Reddit Reddit reviews The Five Dysfunctions of a Team: A Leadership Fable

We found 18 Reddit comments about The Five Dysfunctions of a Team: A Leadership Fable. Here are the top ones, ranked by their Reddit score.

Business Leadership
Business Management & Leadership
Business & Money
Books
The Five Dysfunctions of a Team: A Leadership Fable
The Five Dysfunctions of a Team: A Leadership Fable
Check price on Amazon

18 Reddit comments about The Five Dysfunctions of a Team: A Leadership Fable:

u/poopmagic · 16 pointsr/cscareerquestions

Here are a few that I've found useful relating to teamwork, management, and/or general career shit:

u/WilliamNyeTho · 14 pointsr/wallstreetbets

because everyone thinks their team problems are unique and really they're all just stale memes.

if you read this you'll be able to perfectly line up all the shitheads in your department with the book characters

u/Andrew_Waltfeld · 6 pointsr/anime

You know those business leadership guides on behavior and such? Like for example having nice leader/tough Second in Command (or vice versa)? They actually work quite well to resolving issues before they even begin. Most of them you can get out of the 5 dysfunctions of a team.


The anime club I ran at my community college avoided a ton of drama for a quite a while even after I left because I tried to solve problems or issues before they even occurred. Unfortunately I do hear it's now a drama llama mostly because they undid all the rules and procedures I put in place years ago. Thinking and planning ahead as much as possible helps immensely. I also suggest having mechanisms/rules in place to stop one singular person from controlling the entire anime club and that includes the president/leader.

u/michaeltlombardi · 5 pointsr/RPGdesign

> How to discuss and compromise on decisions in a team

So, this is going to be super non-specific to TTRPGs/design work, but I cannot recommend reading The Five Dysfunctions of a Team enough.

A TLDR for one of the major points of the book:

Reasonable adults don't always need to get their way but they do need to feel as if their concerns and beliefs have been listened to, considered, and addressed. This requires both trust and a team commitment to actually getting into productive conflict over contentious ideas or solutions. Without these, you're always going to have a hard time with decisions and getting the team to commit properly to them.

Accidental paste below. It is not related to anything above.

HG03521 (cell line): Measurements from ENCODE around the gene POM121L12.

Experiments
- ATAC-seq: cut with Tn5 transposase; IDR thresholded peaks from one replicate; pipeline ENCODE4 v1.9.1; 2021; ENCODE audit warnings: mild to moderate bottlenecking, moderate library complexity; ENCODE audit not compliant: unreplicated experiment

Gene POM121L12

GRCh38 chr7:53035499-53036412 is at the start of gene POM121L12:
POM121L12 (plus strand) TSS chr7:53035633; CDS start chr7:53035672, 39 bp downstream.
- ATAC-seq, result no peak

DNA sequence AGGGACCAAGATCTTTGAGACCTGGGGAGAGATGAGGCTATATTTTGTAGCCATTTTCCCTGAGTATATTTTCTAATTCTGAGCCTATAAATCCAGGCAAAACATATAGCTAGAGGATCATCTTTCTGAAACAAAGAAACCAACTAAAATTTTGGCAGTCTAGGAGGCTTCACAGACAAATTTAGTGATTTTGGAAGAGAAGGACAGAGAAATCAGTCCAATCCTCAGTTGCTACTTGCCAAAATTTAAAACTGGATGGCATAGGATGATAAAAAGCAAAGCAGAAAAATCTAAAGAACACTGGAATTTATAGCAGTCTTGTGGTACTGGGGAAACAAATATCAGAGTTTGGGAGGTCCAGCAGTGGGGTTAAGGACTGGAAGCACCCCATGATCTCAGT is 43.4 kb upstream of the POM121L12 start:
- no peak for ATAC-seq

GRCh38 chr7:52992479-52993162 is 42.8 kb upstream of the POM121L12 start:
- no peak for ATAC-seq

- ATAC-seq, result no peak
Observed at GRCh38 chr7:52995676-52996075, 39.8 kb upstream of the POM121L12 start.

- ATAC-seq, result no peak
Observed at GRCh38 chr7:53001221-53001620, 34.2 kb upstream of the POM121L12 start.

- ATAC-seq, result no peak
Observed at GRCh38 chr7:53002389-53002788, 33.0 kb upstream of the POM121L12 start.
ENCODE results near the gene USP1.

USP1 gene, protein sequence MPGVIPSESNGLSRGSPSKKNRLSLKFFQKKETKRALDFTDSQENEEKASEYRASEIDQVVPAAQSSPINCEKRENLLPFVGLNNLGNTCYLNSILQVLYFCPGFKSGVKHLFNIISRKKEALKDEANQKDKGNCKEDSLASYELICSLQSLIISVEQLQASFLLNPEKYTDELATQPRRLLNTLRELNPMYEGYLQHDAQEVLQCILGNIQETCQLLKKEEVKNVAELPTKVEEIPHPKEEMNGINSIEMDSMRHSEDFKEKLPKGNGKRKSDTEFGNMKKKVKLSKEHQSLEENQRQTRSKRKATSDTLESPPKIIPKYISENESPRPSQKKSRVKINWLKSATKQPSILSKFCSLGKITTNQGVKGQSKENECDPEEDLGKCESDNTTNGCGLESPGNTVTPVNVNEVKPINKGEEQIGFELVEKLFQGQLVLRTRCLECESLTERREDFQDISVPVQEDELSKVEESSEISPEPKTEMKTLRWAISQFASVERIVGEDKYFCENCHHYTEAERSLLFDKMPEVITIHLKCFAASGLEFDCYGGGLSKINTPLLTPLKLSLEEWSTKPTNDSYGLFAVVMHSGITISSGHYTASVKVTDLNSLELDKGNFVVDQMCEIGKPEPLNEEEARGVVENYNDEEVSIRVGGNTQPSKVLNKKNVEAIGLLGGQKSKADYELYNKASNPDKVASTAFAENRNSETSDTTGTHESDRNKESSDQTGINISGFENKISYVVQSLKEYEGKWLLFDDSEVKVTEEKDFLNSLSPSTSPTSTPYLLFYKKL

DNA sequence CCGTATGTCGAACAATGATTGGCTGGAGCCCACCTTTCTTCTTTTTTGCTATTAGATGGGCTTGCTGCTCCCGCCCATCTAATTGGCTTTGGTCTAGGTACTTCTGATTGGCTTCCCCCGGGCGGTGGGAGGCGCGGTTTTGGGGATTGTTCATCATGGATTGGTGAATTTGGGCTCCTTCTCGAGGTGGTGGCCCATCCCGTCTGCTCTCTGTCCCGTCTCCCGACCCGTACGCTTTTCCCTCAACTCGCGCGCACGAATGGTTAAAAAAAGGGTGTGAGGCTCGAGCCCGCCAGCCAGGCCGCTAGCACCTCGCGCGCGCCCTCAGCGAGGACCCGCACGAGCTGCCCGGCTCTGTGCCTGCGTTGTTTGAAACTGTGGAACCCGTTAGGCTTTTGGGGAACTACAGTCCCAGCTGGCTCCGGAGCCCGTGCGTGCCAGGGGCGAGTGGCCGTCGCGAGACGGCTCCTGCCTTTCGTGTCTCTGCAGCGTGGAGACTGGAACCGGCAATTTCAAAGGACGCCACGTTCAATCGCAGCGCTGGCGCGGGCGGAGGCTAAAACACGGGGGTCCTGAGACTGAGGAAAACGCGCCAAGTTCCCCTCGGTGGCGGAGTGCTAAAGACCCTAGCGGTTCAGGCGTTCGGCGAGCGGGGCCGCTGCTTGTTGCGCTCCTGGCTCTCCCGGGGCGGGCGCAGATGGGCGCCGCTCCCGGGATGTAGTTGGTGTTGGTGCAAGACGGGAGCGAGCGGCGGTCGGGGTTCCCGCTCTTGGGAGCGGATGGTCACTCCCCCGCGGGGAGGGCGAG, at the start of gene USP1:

There is, unfortunately, no magic way to get to this point. You have to work together and build these relationships and behaviors. If you know a silver bullet, I'm all ears.

u/trogan77 · 5 pointsr/todayilearned

If you're the type of person who hates books about management babble, then you're just like me. Having said that, I did get a lot out of this one book. It's a great book for helping with team building, and it covers OP's exact topic as one of the major points.

https://www.amazon.com/Five-Dysfunctions-Team-Leadership-Fable/dp/0787960756

u/cheerios_are_for_me · 4 pointsr/cscareerquestions

How to be part of a team and lead a team.

There's one book to read - The Five Dysfunctions of a Team.

I read this book, and it opened up my eyes. Working as part of a team is THE most valuable thing I've learned.

u/radar714 · 3 pointsr/SocialEngineering

This is my favorite book on team building. http://www.amazon.com/The-Five-Dysfunctions-Team-Leadership/dp/0787960756

It contains some great lessons about how to address these issues, as they are generally indicative of deeper problems w/in the organization, rather than just with the meetings themselves.

u/BillsInATL · 3 pointsr/msp

The Foundation Bible of starting an MSP: Managed Services in a Month by Karl Palachuk Amazon Link

I'll also throw a vote in for Traction as a general business book.

And my personal people/team management bible that I bring into every company I work with: The Five Dysfunctions of a Team Amazon Link

u/Texas1911 · 2 pointsr/bigseo
  1. Assess strengths, weaknesses for each person on team - review previous work, get feedback from other teams they worked with

  2. Meet with each member individually, ask them what they like/dislike about their roles, what they would improve, and where they see themselves in two years

  3. Roadmap improvement plans for each member that has clear improvement areas, how they can do it, and a baseline measurement of their current skill set

  4. Roadmap all SEO tasks currently in play and for the next quarter - assign tasks to team members in a strategic plan

  5. Get with your manager (Director, VP, etc) and present plans (who, what, value, cost, measurement). Approve costs for training, and secure everything you need. Recommend approving significant rewards for completion and progress.

  6. Present improvement plan to individual team members

  7. Present strategic plan to team with clear tasks, goals, and outcomes. End with a “commanders intent” and let everyone know that the second something is unclear, reach out to you.

  8. Start a daily standup at business start time. Go over yesterday’s tasks, today’s tasks, and any blockers. Start on time, this is about discipline and structure.

  9. Create biweekly checkins with each team member to go over skill improvement and strategic plan progress. Use 30m - 1hr to conduct 1:1 feedback and training. Give them the first 15m to discuss anything.

  10. Create a reporting dashboard for the team that shows progress towards goals, value of their work, and transparently communicates team output/value to leadership.

  11. Read books on leadership and team management — recommend several:

    https://amzn.to/2Ku6Xbi - The Ideal Team Player

    https://amzn.to/31zGqPs - The Five Dysfunctions of a Team

    https://amzn.to/2Ku8UEE - Extreme Ownership